Mom carrying baby.

How to navigate postpartum intimacy, calming baby massages, and more.

Last Friday I attended Motherly’s Postpartum Wellness Workshop in Los Angeles. The event was held at the adorable Big & Tiny, a unique, family-oriented co-working space where parents can work and kids can play.

<p style="color:white;">Pipette Baby Lotion at the Motherly Postpartum Event</p>

I am not a mother yet myself, but I’m godmother to three beautiful little girls and have been part of their lives since the day that each of them was born. And I have watched how becoming a mother transforms every part of you.

It was inspiring to listen to the panel discussion about redefining intimacy as a new mom, led by Brandi Sellerz, founder of the blog Not So Private Parts; pelvic health physical therapist Allison Oswald; full spectrum doula and Foria Wellness brand educator Kiana Reeves; and Jen Schwartz, founder of the maternal mental health platform, Motherhood Understood. The panelists discussed the fact that we don’t talk enough about postpartum intimacy, and they stressed the importance of self-care, which includes listening to your own body. Nearly one-third of new mothers are being intimate before they feel ready, and 20% of moms report that sex is a topic of tension. While you might pass the standard 6 week postpartum check from your doctor and get the go-ahead to be intimate again, the panelists emphasized that it’s still okay to take your time and let your body continue to heal. Your body just went through a lot of change. Make sure to talk to your partner and let them know how you are feeling; follow your instincts, and speak up if something doesn’t feel right.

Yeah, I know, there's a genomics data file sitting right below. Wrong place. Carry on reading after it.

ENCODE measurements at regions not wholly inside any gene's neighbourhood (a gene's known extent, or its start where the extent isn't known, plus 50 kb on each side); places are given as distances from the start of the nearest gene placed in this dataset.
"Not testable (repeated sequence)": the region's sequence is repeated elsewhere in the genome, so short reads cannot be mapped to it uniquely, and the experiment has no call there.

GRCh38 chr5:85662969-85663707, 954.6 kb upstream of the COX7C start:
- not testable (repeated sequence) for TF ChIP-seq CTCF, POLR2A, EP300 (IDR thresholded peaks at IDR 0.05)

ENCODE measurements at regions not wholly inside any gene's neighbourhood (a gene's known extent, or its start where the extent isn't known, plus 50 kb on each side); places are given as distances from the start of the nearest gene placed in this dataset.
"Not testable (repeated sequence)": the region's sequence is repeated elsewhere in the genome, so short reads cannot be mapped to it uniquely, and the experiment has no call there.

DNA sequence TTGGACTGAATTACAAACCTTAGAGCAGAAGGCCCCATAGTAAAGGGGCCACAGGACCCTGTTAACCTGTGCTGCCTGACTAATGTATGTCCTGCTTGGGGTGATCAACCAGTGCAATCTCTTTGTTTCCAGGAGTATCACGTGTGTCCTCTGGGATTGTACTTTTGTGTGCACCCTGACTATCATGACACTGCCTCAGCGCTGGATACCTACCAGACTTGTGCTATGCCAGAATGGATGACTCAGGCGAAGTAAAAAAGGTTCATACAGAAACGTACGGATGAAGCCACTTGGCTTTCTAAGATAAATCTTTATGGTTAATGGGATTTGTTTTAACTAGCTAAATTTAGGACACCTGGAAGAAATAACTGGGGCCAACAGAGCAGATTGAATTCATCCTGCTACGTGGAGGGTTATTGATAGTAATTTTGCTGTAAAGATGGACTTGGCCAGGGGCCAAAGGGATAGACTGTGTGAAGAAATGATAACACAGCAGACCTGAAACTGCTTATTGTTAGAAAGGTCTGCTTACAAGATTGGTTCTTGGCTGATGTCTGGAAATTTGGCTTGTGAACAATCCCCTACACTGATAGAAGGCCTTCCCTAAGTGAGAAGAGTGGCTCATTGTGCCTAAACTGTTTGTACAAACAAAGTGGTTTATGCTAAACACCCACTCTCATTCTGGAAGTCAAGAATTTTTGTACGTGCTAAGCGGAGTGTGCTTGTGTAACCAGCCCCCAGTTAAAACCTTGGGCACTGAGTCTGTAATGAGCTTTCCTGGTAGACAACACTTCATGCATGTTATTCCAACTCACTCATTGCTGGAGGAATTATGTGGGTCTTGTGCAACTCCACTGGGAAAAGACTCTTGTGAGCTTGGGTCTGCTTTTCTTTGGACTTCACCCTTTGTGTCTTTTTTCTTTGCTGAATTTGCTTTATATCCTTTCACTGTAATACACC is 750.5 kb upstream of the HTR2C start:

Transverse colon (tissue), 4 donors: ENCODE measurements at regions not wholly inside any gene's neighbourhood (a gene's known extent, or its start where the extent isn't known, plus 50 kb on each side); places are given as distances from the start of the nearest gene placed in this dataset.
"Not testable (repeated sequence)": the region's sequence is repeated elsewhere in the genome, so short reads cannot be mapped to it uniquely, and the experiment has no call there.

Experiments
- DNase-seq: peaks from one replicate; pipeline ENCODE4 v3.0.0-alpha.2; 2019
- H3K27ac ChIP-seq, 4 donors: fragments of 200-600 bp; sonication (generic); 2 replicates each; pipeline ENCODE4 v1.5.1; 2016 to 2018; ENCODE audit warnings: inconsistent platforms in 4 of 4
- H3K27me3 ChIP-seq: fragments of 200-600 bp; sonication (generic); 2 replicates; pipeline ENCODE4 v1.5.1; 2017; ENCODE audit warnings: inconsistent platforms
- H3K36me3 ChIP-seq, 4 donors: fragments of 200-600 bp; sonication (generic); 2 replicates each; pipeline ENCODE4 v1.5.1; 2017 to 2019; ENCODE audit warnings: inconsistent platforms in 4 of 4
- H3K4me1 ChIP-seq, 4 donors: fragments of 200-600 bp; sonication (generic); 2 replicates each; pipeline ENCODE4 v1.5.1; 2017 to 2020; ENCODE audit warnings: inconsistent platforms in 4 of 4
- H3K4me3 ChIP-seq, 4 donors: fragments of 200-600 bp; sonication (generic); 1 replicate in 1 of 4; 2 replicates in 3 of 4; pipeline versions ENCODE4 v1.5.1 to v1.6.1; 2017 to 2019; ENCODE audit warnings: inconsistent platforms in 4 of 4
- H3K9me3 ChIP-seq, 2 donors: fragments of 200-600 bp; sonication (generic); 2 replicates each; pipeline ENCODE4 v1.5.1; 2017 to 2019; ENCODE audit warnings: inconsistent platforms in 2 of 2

<p style="color:white;">Baby at Motherly Postpartum Event</p>

How many times have you seen someone tickle a baby? While listening to the workshop on the benefits of baby massage, hosted by postpartum doula and baby massage expert Stephanie Matthias, I learned something surprising: babies don’t like to be tickled the way that adults do, and for very young infants tickling can be overstimulating. Around four months old is the ideal stage to start baby massage, Matthias said. While massages can be a wonderful way to connect with and calm your baby, it’s important to pay attention to your baby’s cues and not force the massage if they are not interested. Matthias likes to start baby massages by gently asking babies for their permission first, so that infants can start to understand consent at the earliest age. When doing baby massage, it’s also important to use an oil that’s safe, nontoxic, and fragrance-free (like our Pipette Baby Oil, which Matthias loves!)

<p style="color:white;">Pipette Baby Oil at Motherly Postpartum Event</p>

The event was pretty incredible, full of illuminating discussions and amazing female educators. As I start my journey to becoming a mother, I feel connected to this community of women that I know will be there to support me when I am ready.



Photos: @michellerosephoto,, #motherlyIRL


Shop this article

Leave a comment

Please note, comments must be approved before they are published